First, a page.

UAE camel racing to resume following a five-month hiatus

The United Arab Emirates announced the resumption of camel racing, coupled with precautionary guidelines, which is among the most popular sports in the Gulf with prizes sometimes reaching millions of dollars.

al-monitor Jockeys compete in a camel race during the Sultan Bin Zayed Heritage Festival in Sweihan, United Arab Emirates, Feb. 3, 2018. Photo by REUTERS/Christopher Pike.

Jun 23, 2020

The United Arab Emirates (UAE) announced in May the resumption of camel racing in July after the coronavirus crisis suspended the sport of millionaires. 

Camel racing has been part of the UAE’s heritage for many decades with camels being regarded as companions and prized by the Bedouins. “Owning a camel depends on the breed, but it can cost up to $200,000 a year to run a camel farm with about four camels. Again it depends on the kind of camels — some cost more than others,” Abdullah al-Falasi, director of marketing and media partnerships and events for the Dubai Camel Racing Club, told Al-Monitor by phone.

The season is usually from September to April, but it was cut short this year due to the coronavirus pandemic. The traditional races will resume at Dubai’s Marmoum racetrack following the five-month suspension.

Falasi noted, “Dubai will start at the end of August, but Abu Dhabi will have a race in July.”

“Camel racing is important because this is a traditional sport of the UAE and the surrounding Gulf countries. It’s the No. 1 traditional sport,” Falasi added. “The races are broadcast live on Dubai Racing Channel on Dubai TV. Roughly 20 to 80 camels can participate per race.”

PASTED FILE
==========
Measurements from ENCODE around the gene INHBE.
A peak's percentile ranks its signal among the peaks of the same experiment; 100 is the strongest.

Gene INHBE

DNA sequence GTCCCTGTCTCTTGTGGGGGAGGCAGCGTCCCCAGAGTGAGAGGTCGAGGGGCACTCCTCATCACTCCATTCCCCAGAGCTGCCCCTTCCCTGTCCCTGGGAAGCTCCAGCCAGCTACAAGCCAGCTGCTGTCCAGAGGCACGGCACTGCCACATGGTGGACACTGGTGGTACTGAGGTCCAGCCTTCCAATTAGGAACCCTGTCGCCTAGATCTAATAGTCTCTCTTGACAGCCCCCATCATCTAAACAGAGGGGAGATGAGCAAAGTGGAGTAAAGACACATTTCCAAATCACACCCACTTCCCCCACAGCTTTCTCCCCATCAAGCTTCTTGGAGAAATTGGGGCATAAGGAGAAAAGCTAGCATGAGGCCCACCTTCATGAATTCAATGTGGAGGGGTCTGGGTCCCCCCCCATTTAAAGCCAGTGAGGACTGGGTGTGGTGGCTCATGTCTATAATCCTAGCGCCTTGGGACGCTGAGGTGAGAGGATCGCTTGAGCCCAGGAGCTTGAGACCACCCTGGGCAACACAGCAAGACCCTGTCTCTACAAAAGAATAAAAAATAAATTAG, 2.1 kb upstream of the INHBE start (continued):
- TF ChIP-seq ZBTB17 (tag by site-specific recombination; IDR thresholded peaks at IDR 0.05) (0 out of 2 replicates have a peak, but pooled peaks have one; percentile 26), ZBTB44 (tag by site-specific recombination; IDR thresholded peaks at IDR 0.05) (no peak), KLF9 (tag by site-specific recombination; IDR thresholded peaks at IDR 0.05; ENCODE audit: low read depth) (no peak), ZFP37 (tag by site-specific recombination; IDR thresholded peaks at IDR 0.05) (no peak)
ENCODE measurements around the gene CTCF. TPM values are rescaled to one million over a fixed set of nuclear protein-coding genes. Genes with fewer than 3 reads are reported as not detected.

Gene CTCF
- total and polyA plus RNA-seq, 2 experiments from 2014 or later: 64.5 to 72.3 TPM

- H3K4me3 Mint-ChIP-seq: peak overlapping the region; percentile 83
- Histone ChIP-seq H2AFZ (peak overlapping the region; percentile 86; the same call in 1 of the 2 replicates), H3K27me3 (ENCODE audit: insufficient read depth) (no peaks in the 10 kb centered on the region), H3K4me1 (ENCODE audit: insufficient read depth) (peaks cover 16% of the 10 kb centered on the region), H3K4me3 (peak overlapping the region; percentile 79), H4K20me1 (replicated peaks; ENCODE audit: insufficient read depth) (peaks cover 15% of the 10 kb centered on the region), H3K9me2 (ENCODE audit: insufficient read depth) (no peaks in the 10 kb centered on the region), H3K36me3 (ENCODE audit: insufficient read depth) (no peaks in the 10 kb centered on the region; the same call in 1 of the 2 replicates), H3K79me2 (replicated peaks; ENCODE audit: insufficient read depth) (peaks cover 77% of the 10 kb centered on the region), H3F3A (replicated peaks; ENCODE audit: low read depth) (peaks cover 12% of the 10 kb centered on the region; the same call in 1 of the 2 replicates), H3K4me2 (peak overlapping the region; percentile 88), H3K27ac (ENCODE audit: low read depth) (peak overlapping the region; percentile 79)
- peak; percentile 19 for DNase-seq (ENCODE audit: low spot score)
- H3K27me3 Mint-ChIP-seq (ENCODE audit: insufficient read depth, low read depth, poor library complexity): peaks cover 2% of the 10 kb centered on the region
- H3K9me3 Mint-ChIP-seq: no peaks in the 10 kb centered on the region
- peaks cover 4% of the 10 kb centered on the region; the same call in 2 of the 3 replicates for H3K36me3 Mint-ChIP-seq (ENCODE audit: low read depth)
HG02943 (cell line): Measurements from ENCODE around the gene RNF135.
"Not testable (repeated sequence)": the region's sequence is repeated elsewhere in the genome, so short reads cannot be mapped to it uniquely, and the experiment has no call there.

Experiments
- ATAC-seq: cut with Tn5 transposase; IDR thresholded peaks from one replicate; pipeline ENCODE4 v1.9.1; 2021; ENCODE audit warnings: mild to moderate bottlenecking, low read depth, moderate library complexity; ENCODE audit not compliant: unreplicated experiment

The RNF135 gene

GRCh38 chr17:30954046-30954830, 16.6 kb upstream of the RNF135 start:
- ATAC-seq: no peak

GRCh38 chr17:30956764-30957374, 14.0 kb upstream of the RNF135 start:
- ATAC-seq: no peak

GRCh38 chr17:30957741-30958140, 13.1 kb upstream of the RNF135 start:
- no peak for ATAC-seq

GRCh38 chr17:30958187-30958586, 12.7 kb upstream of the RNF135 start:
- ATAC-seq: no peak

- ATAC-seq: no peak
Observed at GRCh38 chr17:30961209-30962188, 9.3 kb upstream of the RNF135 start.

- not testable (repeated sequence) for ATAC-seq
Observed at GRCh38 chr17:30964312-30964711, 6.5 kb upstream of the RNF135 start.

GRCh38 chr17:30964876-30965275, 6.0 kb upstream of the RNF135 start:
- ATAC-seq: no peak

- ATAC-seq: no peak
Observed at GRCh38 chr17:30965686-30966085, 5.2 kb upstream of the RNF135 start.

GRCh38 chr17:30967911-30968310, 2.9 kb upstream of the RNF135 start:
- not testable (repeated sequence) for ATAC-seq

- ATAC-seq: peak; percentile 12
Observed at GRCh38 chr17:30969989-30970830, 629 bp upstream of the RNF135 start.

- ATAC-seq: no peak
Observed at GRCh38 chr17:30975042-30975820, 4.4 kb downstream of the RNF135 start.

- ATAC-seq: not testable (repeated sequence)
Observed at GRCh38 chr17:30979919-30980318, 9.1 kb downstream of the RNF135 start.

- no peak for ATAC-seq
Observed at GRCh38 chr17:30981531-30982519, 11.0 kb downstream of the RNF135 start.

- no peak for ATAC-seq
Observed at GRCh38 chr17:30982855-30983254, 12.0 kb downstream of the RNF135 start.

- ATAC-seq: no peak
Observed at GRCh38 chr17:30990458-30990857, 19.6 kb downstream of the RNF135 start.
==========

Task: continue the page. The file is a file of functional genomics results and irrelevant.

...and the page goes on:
To ensure the events are safe, the UAE Camel Racing Federation issued new guidelines for future races.

According to the federation and the National Emergency Crisis and Disasters Management Authority, new regulations must be adhered to, including wearing face masks and gloves, while social distancing should be maintained by individuals and employees.

“Before COVID-19 around 1,000 to 1,500 people attended the races per week. But those numbers will go down as visitors are not allowed yet. Now the rules have changed for those following the races and those who have a camel in the race. As per the rules, only three people per car are allowed access if they have a camel participating in the race. There is no standing area for people to socialize. Everyone has to be in their cars and they must exit the racetrack [immediately after the race]” Falasi noted.

The last major camel race took place in Abu Dhabi on March 21, five days before the country introduced one of the most stringent domestic travel restrictions to curb the spread of the virus that causes COVID-19.

“We just don’t know what to expect in terms of people and numbers. We hope everything will get back to normal, but we are following the government rules, and we don’t know what will happen. But I think everyone will get used to the new rules,” Falasi said.

Camel racing is a very popular sport across the Gulf. While many Emirati owners do not rely on the races for their livelihoods, prize money can sometimes reach millions of dollars in luxury car prizes, and sometimes in the top festivals prize money can reach up to millions of dollars in cash.

Races normally take place on the weekends with additional races on public holidays. Entrance to the races is free of charge.

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